Aug 2, 2019

Temple Bar’s V Restaurant Excels – But Sacrifices Vegan Ethos  

Its food is great, but V restaurant needs to have more confidence in its plant-based abilities, writes Elliot Milofsky.

Elliot MilofskyContributing Writer
Donal MacNamee for The University Times

The recent vegan explosion in the Dublin food scene has made plant-based living more accessible and more exciting. Despite this growth, there are still a variety of threats to veganism – the greatest of which is not Big Dairy’s ad campaigns, but rather the bandwagoning steakhouses who superficially support vegan ideology with their falafel option.

A decade ago, it may have been a step in the right direction to throw a low-calorie veggie option on the menu, but as veganism has grown in popularity, there is now demand for more adventurous, less health-oriented main courses. Non-vegan places like Wagamama and Xi’an Street Food have some of the best options in the city, the latter offering generous portions for only €5.

This leads me to wonder whether it would be more beneficial for an eatery to have a few vegan options or to jump straight into a completely vegan menu. Luckily for me, there’s V in Temple Bar: a place that has done both, just in an unusual order.


Back in May, I heard about a new vegan toastie bar down in Crane Lane. The impossible-to-find-on-Google-Maps name glowed green down the alley, as well as on every piece of the unfinished decor. Out of the entirely vegan menu, I had the spicy vegan chicken melt, which came with a mug of spicy bean soup for €10. I left feeling happy that I was supporting a vegan business, even with its teething flaws. I knew that I would return in the coming weeks to an ironed-out and matured menu.

My June visit proved that V did change the menu – so much so that it was no longer vegan. Half of the toasties were now vegetarian – a stride backwards since the baby steps I had seen in May. It became obvious that V’s owners could not lure enough people down an alley to eat plant-based food, so they abandoned their most attractive quality and became another sandwich bar in the city. I guess no one had ever specified what V stood for.

The impossible-to-find-on-Google-Maps name glowed green down the alley, as well as on every piece of the unfinished decor

I was seated opposite the blackboard which told me I could get “any melt + soup for €8.50”, a better deal than before, which soon negated itself with a €1 tap water charge. The vegan menu had only one adjustment: the new MacDaddy Melt – a mac’n’cheese, vegan pulled pork, caramelised onion toastie. I pushed through the anxiety of saying that horrendous name to the waiter only to be told that it is not included in the “any melt” deal.

Around 90 per cent of V’s menu is vegan.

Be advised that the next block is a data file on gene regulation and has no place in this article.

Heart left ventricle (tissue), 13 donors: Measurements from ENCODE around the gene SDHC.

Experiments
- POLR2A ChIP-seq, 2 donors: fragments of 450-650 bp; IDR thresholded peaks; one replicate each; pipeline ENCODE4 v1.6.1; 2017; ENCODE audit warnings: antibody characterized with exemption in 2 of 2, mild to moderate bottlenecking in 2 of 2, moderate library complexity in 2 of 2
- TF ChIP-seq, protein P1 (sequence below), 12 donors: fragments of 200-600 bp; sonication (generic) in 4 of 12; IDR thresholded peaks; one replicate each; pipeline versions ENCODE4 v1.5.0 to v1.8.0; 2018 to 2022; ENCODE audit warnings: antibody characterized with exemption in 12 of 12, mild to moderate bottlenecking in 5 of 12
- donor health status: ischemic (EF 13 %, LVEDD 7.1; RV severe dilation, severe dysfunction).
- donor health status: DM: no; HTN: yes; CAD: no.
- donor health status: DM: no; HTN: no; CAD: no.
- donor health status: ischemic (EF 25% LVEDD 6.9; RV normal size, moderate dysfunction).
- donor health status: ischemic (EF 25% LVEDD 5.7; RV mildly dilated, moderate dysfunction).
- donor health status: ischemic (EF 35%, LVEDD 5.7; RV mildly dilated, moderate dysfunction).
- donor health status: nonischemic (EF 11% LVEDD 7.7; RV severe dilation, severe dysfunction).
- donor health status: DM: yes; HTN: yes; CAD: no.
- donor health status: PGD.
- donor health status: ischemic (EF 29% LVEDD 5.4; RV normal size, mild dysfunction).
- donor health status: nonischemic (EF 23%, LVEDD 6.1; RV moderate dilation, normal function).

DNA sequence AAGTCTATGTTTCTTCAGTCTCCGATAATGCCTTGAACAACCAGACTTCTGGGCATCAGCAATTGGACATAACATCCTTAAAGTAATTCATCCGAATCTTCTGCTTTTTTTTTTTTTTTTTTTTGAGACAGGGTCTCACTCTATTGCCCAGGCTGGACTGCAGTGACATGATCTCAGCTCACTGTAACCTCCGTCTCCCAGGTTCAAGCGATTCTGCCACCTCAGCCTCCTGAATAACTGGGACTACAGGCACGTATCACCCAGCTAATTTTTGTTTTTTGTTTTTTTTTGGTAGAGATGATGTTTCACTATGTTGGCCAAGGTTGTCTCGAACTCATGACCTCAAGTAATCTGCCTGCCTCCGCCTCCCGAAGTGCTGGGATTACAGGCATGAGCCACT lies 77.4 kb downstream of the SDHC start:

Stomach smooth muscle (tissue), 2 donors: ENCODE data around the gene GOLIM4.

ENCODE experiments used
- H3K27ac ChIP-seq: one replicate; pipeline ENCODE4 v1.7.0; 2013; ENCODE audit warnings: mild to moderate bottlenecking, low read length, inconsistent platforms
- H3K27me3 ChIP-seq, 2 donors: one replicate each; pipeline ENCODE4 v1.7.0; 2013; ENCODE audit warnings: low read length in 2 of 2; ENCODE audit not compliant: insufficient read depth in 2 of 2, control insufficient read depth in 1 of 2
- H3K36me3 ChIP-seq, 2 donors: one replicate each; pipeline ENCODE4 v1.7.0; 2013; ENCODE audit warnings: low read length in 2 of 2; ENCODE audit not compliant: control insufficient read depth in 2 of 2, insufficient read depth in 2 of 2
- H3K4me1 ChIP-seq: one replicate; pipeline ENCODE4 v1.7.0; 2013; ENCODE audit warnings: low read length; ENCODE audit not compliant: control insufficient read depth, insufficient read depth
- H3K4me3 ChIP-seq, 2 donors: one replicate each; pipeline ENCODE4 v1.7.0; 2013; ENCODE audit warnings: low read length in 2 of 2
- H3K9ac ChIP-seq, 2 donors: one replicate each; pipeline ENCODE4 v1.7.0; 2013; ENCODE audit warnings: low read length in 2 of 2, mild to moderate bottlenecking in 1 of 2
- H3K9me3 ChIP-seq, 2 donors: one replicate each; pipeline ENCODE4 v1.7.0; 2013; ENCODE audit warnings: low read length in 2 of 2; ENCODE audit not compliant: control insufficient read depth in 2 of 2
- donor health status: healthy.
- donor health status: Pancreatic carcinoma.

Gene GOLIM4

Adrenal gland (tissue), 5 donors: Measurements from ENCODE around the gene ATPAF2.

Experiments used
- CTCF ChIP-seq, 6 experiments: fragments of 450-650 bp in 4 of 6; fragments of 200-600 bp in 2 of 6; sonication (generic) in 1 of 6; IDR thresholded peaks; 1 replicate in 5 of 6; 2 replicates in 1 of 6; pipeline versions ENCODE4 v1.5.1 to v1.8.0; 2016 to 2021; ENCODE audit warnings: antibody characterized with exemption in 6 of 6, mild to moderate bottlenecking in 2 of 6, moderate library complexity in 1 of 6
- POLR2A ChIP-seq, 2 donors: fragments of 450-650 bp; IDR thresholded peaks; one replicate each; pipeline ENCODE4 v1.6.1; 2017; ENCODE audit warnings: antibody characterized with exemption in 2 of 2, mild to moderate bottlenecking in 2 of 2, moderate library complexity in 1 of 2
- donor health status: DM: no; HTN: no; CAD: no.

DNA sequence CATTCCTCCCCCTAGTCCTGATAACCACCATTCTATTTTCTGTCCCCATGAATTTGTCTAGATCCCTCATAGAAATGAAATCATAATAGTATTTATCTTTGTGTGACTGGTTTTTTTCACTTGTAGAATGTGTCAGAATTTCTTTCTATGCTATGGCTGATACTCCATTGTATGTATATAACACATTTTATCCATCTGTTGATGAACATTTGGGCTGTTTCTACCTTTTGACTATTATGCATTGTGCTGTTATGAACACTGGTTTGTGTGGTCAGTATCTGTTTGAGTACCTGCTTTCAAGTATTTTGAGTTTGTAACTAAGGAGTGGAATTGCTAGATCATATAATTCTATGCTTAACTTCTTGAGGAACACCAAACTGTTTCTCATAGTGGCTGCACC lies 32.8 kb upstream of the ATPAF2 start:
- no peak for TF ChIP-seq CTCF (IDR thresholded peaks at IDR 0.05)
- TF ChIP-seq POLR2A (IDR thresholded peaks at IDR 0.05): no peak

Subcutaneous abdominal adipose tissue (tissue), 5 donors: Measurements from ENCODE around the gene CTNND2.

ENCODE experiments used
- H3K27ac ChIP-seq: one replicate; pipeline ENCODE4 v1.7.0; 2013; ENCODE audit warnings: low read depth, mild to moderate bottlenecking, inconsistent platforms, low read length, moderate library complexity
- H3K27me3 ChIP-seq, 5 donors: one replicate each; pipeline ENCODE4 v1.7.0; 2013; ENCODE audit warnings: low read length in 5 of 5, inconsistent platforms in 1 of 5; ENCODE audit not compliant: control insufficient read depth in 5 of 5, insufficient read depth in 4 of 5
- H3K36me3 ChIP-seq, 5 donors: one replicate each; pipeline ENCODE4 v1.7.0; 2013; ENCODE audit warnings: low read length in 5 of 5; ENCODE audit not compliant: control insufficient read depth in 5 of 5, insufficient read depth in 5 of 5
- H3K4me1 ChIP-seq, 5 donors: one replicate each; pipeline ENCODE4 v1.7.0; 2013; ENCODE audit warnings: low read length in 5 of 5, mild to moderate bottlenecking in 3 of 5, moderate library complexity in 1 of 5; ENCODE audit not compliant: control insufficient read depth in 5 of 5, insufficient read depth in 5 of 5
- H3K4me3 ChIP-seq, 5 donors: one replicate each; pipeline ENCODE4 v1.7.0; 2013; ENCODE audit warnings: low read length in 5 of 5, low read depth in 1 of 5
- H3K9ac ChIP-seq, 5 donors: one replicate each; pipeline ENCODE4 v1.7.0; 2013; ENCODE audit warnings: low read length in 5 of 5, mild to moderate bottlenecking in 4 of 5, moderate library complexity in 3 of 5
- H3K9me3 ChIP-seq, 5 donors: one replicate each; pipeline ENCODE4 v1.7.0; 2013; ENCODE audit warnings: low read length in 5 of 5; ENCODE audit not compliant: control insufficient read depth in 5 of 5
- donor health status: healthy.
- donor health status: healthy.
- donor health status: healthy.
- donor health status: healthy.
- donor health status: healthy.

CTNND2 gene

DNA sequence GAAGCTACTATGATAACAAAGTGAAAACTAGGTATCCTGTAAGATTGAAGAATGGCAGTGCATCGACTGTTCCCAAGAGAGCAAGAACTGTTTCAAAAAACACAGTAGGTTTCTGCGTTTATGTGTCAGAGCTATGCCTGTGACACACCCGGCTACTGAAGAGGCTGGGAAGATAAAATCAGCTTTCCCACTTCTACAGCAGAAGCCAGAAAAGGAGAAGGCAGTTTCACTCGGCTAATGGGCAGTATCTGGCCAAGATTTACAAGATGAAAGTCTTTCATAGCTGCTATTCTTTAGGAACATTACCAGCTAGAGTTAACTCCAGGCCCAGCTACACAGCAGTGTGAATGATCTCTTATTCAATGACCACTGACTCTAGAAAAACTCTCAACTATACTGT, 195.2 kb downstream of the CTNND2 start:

Donal MacNamee for The University Times

I was not too bothered since it was the same bean soup as before, so I just ordered the €8 calorie monster. I was not disappointed. The sandwich was an incredibly carby, crunchy, cheesy construction. V nailed the creamy pasta and packed it between two great chunks of sourdough. The caramelised onions were closer to pickled but it helped level the heavy flavours and sweet jackfruit pork. All I could think about was why a place with such an exceptional option would need a dairy menu at all. There is no doubting the chefs’ skill in plant-based cooking, so why hold them back?

90 per cent of the restaurant is vegan when you factor in the salads, desserts, smoothies, coffees and sweets

I returned for a quick July visit and managed to talk to the owner briefly. I questioned him on the vegetarian choices and he optimistically assured me that veganism is the goal, just not right now. He insisted that 90 per cent of the restaurant is vegan when you factor in the salads, desserts, smoothies, coffees and sweets. V also stocks various plant-based meats and cheeses from Vegan Food Store Ireland and does a vegan tapas dinner menu, so I definitely don’t debate this claim.

However, when half of your lunch menu ideologically opposes your plant-based goal, it demeans any environmental or ethical message that you are trying to spread. I left V with an assortment of emotions and gummy sweets from Peachy Green, an independent Northern Irish plant-based pick’n’mix substitute. There is an uncomfortable contrast between the effort involved in importing artisanal vegan candies and the restaurant’s lazy, non-vegan cheddar melts.

But despite all of my criticisms, I do recommend V for their food. All I ask is that it be more confident in its plant-based abilities.

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